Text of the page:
Richard Shenk has been a photographer for thirty years as well as an avid collector with over 450 photographs as part of his personal collection. Committed to the traditional technique of processing black and white film, Shenk uses Tri-X black and white film almost exclusively, works in medium-size format (2-1/4" square and 4"x5" formats), and prints on double weight, selenium toned and archivally processed paper which are then mounted on four-ply, acid-free board.
Continually fascinated by how the camera can transform a subject - and how using black and white further alters the recognition of an object, Shenk says, "It's a process of selection. It's about photographing, developing and printing that journey. The result is the balance between abstract design and a recognizable object."
A prolific artist, Shenk's subject matter varies between abstract compositions (peeling bark, snowcaps, the shadow-play of lines and textures in the quotidian), to portraits of the rural villagers of Bhutan, India and China, to the many foreign and exotic locales of remote lands (Ankor Wat, The Great Wall of China, Jerusalem's Yad Vashem). Shenk has traveled worldwide, most recently focusing on the people, places and characteristics of Asia. His latest collection records the different tribes of India and China and their respective costumes.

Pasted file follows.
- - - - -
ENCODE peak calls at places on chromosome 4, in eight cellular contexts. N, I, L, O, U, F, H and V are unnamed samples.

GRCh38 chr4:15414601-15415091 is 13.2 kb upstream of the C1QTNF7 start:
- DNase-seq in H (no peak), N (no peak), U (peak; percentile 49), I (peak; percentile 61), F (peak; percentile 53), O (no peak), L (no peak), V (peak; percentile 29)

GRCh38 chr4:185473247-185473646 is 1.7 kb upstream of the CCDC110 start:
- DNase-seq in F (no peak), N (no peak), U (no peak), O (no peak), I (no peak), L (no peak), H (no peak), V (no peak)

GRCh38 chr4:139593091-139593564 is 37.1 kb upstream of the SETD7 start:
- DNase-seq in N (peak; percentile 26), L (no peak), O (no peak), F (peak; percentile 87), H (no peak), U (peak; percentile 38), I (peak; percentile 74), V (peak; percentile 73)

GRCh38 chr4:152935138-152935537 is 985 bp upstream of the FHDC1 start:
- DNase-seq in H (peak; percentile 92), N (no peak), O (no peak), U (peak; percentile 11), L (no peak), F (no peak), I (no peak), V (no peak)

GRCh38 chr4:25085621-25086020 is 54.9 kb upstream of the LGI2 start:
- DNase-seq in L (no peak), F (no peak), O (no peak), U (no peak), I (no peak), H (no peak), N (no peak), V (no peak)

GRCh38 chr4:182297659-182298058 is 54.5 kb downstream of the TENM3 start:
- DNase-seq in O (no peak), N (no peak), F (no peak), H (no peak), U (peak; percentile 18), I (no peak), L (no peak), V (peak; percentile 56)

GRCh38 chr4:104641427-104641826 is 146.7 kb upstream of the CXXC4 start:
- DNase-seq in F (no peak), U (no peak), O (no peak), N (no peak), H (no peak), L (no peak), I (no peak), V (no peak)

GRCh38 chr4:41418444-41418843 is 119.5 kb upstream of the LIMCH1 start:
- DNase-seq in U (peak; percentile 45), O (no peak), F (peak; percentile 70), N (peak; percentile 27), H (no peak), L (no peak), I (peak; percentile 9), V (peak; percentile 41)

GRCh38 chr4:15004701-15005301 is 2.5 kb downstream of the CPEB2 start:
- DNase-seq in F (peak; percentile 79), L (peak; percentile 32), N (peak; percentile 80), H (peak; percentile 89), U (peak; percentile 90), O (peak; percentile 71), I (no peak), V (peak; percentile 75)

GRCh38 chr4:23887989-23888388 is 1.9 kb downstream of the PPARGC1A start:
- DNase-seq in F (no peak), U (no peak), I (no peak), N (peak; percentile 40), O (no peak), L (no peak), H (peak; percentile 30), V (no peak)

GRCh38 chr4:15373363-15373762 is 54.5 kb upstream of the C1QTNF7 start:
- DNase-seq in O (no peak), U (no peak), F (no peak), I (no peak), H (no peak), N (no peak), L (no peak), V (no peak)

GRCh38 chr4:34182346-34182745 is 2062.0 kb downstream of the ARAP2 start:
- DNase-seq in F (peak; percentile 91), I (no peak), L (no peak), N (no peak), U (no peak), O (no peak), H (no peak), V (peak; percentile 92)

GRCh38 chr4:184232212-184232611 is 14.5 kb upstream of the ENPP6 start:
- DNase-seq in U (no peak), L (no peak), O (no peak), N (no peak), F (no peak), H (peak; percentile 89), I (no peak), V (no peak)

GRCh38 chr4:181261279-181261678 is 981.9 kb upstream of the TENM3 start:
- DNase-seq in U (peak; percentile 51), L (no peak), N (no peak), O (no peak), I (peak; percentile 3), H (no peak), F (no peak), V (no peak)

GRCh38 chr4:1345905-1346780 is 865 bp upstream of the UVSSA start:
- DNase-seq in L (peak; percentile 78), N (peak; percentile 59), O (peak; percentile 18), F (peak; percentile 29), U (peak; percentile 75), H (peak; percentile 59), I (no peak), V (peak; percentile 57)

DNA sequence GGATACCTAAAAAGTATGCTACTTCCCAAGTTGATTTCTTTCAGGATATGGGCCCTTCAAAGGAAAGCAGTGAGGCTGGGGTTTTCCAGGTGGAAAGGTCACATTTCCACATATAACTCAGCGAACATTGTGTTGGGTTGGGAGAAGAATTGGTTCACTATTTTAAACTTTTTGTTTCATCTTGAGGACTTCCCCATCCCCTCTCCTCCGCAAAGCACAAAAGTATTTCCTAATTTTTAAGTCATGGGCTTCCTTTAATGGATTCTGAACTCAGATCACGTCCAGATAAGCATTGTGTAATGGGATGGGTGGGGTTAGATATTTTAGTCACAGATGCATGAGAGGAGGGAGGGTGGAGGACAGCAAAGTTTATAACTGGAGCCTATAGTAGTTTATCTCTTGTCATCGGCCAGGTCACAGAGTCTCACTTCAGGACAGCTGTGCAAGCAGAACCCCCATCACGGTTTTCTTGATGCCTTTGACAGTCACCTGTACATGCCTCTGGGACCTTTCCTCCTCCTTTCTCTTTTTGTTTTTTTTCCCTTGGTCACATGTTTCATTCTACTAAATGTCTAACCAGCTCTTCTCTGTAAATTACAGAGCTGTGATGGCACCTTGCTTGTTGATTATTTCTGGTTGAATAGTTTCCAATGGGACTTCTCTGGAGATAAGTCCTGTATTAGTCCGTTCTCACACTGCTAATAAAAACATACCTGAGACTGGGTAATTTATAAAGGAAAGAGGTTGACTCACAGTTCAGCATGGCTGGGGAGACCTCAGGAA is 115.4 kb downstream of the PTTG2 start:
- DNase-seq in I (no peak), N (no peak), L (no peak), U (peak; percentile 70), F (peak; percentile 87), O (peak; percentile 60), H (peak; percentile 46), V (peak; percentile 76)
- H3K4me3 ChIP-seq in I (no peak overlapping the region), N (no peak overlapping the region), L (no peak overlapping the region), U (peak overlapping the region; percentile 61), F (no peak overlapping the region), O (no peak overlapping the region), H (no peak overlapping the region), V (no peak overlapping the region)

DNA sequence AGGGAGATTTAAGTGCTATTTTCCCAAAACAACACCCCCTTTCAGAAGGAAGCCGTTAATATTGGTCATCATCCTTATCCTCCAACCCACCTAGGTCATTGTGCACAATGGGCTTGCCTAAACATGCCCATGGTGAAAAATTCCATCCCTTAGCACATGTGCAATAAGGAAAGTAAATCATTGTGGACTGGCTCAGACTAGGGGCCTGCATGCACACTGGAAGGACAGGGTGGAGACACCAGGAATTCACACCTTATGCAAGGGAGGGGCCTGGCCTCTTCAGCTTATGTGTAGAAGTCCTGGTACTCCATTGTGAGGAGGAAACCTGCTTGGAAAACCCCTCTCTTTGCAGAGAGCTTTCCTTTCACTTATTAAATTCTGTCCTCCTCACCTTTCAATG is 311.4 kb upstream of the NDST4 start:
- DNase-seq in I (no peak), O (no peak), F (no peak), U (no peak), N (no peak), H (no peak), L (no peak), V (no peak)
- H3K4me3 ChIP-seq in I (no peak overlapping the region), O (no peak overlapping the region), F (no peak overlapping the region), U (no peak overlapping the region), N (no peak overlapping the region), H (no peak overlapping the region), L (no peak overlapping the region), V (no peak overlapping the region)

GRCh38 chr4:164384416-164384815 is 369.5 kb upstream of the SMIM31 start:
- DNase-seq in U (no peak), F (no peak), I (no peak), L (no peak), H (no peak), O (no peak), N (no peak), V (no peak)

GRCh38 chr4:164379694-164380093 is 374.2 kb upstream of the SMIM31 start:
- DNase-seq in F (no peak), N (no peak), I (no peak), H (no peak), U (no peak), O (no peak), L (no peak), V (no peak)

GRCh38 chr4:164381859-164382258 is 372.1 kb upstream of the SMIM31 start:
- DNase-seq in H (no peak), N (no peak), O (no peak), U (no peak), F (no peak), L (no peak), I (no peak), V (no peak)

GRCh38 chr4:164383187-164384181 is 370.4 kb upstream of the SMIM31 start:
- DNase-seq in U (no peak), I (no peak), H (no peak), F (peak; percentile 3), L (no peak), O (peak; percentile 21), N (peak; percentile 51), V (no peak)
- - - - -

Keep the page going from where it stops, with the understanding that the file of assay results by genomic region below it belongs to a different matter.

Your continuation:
With hundreds of prints to cull from, a visit to Shenk's studio is a marvel and a treasure. You might find yourself poised above the rocky coastline of Point Lobos or gazing into the wizened face of a grandmother holding the hand of her grandson against a village wall. But whatever you see, the images will long resonate after you are gone.
Shenk has owned galleries over his photographic career and has images in the collections of museums such as the Center of Creative Photography, University of Arizona, Tucson, the Cincinnati Art Museum, Cleveland Art Museum, Chicago Art Institute and the Israeli Art Museum, in Jerusalem. His book, A Different Way of Seeing, is a stunning showcase of abstracts.